It could of course simply be that the Grey itself is too nondescript and shy; plain dull when compared with “charismatic megafauna” a word salad term for wolves, lynx and other extinct creatures, species endlessly championed by the never knowingly correct brothers Goldsmith. Eddie’s efforts go unsung by those with unilateral views on wildlife conservation. It may also be that an increasingly influential section of the environmental lobby has disowned Eddie’s efforts because Peppering is part of the vast Arundel Estate, and Eddie is better known as Edward Fitzalan–Howard, 18th Duke of Norfolk.

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The sometime Friends of the Earth activist-turned-author, Guy Shrubsole, has long had it in for aristocrats, particularly the Duke of Norfolk. Shrubsole organises mass trespasses at Arundel through his Right to Roam movement. It has sabotaged legal traps set there to capture carrion crows, one of the most prevalent predators of grey partridge broods. In his 2019 book Who Owns England? Shrubsole makes his prejudice against large landowners, particularly titled ones, clear.

Whilst he gets lost on his way to explaining why this particular section of society incurs his specific wrath — one supposes wayward rambling comes naturally with Right To Roam — he does get there eventually, revealing that a mere one per cent of the population owns half of the land in England. Yet he saves his most caustic venom for those individuals who own 30 per cent of Albion, aristocrats such as Eddie Norfolk, who he theatrically claims “stole vast swathes of our land through bloodshed, conquest and enclosure”.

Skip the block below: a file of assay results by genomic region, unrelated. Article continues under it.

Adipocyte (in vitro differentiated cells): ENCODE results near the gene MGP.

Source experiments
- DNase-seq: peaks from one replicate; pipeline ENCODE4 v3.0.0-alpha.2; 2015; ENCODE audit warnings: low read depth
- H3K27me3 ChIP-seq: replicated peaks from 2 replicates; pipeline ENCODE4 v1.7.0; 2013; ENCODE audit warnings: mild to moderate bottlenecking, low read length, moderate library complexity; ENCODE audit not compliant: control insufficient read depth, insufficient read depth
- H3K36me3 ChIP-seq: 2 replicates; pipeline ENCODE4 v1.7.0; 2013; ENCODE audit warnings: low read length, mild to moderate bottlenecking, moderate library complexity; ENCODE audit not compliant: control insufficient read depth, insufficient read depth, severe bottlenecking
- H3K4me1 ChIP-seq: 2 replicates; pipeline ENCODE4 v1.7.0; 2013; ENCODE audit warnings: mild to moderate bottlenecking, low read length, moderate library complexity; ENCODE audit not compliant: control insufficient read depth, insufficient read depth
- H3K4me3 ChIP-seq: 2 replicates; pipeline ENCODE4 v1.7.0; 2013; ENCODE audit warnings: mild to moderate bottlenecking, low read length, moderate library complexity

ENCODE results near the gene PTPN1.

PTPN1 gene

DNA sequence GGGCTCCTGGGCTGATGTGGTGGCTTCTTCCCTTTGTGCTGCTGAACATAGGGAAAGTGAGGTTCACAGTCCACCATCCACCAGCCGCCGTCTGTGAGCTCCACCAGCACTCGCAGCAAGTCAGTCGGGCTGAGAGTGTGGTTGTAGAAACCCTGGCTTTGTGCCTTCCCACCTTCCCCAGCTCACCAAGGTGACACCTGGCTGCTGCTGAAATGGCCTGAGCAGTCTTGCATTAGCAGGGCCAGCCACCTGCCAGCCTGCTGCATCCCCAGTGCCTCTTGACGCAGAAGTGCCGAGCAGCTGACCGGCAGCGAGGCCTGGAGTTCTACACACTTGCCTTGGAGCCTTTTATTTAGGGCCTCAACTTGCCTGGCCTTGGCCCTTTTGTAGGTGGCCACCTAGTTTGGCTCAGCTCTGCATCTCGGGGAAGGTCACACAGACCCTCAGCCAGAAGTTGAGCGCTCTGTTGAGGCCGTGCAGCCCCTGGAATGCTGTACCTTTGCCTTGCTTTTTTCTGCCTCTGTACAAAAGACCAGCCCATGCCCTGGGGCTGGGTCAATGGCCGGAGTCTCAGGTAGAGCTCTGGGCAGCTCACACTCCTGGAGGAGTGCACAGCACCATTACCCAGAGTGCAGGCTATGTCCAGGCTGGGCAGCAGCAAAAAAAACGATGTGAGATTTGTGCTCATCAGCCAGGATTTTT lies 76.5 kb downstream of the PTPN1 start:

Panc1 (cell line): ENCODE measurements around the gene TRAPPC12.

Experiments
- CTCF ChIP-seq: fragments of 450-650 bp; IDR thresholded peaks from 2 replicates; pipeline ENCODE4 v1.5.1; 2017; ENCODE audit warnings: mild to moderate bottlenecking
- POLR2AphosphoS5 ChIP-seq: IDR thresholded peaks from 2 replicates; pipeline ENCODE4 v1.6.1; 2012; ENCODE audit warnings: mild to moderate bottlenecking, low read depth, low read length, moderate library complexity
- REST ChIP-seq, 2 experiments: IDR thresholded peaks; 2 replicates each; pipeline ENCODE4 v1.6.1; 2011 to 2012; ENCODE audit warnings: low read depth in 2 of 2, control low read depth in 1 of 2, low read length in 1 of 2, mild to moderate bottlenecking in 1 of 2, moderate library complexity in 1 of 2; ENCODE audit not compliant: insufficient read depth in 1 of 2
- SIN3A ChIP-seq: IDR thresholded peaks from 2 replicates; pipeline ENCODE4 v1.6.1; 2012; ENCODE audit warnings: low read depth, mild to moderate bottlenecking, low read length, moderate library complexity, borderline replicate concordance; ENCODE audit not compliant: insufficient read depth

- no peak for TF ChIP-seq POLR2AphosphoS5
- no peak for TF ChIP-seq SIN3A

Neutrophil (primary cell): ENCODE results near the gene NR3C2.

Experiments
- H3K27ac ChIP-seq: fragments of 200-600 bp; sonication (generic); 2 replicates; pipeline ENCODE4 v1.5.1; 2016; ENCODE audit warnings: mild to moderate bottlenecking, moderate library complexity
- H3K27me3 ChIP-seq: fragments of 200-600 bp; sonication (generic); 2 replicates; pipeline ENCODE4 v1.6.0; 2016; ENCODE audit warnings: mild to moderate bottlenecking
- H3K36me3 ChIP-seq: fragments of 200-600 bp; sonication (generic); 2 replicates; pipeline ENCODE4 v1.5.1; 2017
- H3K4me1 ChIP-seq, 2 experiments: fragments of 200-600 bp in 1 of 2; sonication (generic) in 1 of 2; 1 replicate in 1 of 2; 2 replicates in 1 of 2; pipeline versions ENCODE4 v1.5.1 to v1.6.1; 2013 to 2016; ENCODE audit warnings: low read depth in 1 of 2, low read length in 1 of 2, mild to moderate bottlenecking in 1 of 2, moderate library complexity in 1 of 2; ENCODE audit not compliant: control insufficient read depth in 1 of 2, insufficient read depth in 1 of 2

As Shrubsole correctly highlights, hereditary peers do enjoy healthy tax breaks and farm subsidies on the land they own, but then so does anyone who owns farmland, rewilders included. It should be noted that regardless of title, all farm subsidies disappear in 2030. The chances are the peers will cling on regardless to their ancestral acres. Whether the land-banking newbies will is another matter. So why do the likes of Shrubsole label toffs as destroyers of worlds when so many of them are, as Aldo Leopold defined the word conservationism, “bringing a state of harmony between men and land”?

Eddie is no anomaly of ducal conservation. Examples of the aristocracy throwing themselves into nature conservation are legion, both historically and contemporarily. Take the Earl of Leicester, for example, who owns the 10,000-hectare Holkham estate. One only has to read Jake Fiennes’ 2022 book Land Healer to discover what an Earl with a vision and a decent gamekeeper can do both for farming and for wildlife in North Norfolk.

My own neighbour, the octogenarian Sir Kenneth Carlisle, has made it his life’s work to conserve grey partridge on his Wyken estate. His son Sam is now taking on the mantle with a near manic zeal. Even at the very top of the tree, who can deny the quite remarkable lifetime of dedication to global wildlife conservation shown by the late Duke of Edinburgh, or for that matter his son, the King?

Since the publication of Who Owns England?, Shrubsole along with a group of fellow young(ish) firebrands have continued to hammer out the narrative that lords are bad and dukes are worse. These toffs, they repeat, do not merely own the land that should by right belong to the masses; they have poisoned it with their farming, killed every bird that flies and every fox that runs and closed the footpaths at the point of a keeper’s gun.